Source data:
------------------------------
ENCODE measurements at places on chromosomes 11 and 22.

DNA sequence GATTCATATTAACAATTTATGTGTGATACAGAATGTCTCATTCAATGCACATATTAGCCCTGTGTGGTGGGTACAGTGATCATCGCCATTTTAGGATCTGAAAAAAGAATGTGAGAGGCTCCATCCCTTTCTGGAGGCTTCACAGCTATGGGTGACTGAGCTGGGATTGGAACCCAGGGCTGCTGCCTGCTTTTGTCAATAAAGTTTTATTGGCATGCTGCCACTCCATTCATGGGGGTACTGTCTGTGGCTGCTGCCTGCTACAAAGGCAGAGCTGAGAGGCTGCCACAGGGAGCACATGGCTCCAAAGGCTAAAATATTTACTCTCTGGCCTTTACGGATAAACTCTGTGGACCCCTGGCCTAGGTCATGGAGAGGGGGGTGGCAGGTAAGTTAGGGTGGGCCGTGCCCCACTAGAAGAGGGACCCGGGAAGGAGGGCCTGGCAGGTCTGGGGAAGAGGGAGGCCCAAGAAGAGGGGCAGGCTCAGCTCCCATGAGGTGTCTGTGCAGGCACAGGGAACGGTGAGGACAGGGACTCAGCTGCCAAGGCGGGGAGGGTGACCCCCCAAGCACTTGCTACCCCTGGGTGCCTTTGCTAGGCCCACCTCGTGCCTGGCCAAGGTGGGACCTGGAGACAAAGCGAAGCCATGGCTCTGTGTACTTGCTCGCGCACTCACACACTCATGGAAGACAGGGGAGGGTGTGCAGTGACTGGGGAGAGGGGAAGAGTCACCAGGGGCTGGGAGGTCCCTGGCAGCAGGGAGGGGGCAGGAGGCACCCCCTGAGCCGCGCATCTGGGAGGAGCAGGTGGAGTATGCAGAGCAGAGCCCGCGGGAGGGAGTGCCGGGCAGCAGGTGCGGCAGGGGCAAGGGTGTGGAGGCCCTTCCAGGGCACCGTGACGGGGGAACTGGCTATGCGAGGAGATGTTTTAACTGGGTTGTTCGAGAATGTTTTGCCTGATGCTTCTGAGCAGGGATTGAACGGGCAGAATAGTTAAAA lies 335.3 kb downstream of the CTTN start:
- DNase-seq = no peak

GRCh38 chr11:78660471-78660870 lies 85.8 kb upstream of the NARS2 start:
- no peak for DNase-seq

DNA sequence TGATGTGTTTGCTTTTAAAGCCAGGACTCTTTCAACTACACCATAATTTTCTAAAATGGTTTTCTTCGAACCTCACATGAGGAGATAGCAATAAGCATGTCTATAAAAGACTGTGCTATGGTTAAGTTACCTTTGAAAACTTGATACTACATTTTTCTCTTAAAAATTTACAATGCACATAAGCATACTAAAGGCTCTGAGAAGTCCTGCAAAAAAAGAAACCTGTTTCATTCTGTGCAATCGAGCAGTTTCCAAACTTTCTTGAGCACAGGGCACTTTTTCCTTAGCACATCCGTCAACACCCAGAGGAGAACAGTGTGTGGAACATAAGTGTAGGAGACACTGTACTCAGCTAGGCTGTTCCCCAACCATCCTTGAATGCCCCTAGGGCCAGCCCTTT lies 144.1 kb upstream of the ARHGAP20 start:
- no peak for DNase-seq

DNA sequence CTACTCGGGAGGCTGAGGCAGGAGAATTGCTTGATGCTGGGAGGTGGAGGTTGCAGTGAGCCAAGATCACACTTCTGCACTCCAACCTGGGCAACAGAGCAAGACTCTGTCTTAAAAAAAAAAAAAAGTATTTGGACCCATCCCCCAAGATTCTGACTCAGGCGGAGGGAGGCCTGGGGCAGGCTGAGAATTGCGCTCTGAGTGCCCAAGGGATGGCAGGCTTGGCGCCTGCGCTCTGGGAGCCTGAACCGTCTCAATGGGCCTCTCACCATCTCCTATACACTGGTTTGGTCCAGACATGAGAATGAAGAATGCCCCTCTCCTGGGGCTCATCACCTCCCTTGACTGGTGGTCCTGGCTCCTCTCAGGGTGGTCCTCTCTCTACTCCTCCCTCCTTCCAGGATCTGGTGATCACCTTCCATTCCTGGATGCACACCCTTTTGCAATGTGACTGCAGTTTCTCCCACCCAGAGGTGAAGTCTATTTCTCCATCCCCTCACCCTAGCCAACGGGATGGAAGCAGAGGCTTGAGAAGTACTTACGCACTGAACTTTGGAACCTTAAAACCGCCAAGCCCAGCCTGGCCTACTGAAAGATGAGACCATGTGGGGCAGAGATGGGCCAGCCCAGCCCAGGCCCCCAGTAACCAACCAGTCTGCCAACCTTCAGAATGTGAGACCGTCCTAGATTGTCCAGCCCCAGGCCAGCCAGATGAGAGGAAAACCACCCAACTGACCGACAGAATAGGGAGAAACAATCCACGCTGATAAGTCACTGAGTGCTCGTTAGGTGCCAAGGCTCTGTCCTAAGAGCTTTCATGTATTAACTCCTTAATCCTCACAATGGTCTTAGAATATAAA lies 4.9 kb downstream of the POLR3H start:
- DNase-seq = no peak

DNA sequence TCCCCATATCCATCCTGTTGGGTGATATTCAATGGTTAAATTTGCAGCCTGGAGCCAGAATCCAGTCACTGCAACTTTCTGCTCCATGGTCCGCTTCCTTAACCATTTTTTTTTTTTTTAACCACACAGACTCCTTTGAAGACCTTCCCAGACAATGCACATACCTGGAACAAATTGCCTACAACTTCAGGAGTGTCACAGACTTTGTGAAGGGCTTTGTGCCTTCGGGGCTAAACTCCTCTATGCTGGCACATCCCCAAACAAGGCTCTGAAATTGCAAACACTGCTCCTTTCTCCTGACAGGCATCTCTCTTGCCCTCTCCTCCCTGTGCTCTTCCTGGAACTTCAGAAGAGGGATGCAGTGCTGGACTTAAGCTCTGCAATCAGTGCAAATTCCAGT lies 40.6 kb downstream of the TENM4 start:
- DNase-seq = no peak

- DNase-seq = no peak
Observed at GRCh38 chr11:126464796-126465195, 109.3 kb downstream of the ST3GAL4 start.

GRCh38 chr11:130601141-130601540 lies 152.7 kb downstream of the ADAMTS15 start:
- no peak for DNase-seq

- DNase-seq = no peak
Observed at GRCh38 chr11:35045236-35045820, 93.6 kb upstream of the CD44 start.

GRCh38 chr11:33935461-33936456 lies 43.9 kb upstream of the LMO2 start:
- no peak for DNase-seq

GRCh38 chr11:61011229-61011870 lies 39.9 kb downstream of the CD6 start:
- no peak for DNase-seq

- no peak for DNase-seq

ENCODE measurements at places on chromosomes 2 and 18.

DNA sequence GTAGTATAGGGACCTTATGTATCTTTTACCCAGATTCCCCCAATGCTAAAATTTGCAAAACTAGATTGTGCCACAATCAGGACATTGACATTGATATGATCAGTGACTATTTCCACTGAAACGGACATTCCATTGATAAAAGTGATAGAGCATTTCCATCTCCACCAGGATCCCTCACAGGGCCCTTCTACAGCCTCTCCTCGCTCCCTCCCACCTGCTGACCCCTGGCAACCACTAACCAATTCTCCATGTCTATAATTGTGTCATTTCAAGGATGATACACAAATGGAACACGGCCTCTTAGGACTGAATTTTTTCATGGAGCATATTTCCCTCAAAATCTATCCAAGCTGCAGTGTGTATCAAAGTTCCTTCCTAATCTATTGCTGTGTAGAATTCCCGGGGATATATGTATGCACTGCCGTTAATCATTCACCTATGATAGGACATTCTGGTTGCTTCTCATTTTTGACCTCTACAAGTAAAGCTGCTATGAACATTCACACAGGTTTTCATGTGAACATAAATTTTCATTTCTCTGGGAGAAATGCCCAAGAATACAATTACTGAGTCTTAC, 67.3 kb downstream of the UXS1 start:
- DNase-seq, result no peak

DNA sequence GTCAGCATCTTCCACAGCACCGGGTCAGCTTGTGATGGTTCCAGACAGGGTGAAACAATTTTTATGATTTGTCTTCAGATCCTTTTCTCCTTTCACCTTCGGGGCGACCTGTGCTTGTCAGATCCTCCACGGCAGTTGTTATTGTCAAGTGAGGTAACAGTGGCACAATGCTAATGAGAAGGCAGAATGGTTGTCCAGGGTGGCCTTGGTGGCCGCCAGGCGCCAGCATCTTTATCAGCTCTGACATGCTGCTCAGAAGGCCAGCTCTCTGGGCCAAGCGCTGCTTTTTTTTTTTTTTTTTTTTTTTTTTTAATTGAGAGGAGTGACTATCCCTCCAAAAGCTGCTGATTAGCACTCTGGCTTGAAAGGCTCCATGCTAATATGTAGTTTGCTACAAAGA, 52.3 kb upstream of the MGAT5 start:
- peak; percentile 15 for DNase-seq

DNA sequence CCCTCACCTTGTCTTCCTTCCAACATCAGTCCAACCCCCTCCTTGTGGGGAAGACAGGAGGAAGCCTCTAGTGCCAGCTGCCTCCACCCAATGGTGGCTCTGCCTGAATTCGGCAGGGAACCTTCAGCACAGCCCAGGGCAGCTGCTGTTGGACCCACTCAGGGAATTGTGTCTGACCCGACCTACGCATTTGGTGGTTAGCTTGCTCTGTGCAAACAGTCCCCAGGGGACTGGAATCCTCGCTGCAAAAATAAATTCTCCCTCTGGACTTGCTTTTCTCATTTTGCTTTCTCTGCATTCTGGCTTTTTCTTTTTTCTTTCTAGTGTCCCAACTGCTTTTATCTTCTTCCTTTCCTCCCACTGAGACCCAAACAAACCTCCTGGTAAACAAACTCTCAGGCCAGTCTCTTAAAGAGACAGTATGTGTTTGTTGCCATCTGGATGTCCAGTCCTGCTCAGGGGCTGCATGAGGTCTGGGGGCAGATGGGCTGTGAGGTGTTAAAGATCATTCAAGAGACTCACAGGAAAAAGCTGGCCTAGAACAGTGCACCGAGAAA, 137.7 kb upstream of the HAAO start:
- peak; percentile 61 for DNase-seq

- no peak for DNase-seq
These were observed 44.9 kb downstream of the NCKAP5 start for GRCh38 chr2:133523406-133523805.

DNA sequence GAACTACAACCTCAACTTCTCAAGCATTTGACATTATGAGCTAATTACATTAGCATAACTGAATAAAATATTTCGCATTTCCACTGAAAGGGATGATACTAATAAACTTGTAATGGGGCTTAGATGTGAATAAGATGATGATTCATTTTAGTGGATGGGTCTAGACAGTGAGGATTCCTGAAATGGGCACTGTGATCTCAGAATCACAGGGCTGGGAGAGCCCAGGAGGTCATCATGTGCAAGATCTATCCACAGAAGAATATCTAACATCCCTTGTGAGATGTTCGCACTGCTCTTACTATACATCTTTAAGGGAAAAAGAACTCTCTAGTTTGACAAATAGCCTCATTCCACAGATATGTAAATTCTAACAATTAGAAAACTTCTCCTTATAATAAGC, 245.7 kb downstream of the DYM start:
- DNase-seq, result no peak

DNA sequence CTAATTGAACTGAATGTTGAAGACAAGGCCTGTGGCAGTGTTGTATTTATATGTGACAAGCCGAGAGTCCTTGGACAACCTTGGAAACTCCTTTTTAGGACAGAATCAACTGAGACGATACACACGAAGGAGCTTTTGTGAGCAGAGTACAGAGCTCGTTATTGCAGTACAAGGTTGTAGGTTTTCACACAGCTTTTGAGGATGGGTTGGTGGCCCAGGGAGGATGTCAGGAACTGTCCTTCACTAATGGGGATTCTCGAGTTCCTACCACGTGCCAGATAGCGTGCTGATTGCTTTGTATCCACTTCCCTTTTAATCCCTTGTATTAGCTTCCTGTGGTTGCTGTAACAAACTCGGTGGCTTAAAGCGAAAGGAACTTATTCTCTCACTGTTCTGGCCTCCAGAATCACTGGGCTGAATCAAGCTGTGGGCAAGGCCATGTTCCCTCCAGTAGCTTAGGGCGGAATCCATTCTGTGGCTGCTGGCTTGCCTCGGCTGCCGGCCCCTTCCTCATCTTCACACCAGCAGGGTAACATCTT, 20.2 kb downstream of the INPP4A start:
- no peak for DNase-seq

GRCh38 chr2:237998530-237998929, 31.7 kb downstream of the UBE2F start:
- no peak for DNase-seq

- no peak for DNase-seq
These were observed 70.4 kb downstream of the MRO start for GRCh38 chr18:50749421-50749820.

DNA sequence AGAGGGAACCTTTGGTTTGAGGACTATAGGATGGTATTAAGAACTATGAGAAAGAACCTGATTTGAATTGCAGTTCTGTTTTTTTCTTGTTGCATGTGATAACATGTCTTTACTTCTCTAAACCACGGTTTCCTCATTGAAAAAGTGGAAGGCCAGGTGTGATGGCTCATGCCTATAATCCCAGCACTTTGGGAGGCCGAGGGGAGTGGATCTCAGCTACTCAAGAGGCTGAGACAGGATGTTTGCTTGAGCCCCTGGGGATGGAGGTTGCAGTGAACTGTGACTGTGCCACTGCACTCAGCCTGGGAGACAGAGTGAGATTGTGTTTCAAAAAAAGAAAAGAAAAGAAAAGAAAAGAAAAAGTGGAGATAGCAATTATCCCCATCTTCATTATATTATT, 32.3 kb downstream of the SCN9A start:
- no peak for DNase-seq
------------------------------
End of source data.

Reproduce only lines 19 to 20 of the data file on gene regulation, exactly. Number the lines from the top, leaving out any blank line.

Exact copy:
- no peak for DNase-seq

GRCh38 chr11:61011229-61011870 lies 39.9 kb downstream of the CD6 start: